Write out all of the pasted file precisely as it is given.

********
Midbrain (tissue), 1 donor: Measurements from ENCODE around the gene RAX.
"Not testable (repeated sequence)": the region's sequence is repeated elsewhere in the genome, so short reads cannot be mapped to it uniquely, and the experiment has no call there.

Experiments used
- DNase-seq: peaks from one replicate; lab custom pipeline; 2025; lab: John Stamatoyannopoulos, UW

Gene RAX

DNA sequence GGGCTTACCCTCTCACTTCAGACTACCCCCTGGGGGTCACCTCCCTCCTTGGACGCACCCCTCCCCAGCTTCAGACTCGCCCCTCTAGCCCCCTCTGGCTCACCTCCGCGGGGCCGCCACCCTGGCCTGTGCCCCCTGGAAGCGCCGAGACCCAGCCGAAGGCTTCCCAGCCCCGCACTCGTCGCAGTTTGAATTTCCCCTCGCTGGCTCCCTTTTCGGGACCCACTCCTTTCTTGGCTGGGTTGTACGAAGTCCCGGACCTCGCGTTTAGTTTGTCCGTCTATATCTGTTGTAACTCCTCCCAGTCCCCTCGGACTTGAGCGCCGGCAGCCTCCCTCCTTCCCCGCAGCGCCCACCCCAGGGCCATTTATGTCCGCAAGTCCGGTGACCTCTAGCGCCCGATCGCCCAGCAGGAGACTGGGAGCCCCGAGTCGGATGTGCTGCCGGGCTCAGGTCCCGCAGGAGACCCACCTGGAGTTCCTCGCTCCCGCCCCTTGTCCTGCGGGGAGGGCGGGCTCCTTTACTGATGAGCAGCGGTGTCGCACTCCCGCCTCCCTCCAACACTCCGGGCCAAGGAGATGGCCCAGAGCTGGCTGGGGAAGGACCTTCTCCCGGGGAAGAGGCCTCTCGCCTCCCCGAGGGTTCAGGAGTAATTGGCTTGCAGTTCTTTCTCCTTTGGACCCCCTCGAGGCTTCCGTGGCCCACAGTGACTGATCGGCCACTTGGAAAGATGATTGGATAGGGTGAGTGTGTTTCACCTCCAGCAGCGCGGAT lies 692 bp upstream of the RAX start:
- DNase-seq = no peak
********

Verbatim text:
Midbrain (tissue), 1 donor: Measurements from ENCODE around the gene RAX.
"Not testable (repeated sequence)": the region's sequence is repeated elsewhere in the genome, so short reads cannot be mapped to it uniquely, and the experiment has no call there.

Experiments used
- DNase-seq: peaks from one replicate; lab custom pipeline; 2025; lab: John Stamatoyannopoulos, UW

Gene RAX

DNA sequence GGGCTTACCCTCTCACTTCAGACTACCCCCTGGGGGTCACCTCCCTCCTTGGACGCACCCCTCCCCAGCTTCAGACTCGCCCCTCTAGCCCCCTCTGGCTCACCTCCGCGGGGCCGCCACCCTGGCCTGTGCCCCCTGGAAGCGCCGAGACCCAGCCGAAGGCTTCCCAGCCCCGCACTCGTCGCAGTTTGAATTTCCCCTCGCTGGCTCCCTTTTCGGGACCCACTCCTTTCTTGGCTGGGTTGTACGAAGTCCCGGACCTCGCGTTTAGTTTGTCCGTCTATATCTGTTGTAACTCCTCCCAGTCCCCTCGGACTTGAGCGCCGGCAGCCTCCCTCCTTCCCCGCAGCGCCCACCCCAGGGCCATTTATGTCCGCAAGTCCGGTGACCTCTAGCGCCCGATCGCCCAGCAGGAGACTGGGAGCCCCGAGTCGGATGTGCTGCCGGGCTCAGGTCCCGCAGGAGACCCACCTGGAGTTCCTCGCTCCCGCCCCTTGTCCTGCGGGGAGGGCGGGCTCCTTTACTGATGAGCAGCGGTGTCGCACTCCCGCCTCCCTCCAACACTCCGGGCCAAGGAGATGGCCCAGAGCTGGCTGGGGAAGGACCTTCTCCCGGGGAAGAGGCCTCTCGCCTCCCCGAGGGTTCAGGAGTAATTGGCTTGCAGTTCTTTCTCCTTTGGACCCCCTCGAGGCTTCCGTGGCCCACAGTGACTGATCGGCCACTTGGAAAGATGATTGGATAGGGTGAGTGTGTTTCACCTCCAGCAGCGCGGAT lies 692 bp upstream of the RAX start:
- DNase-seq = no peak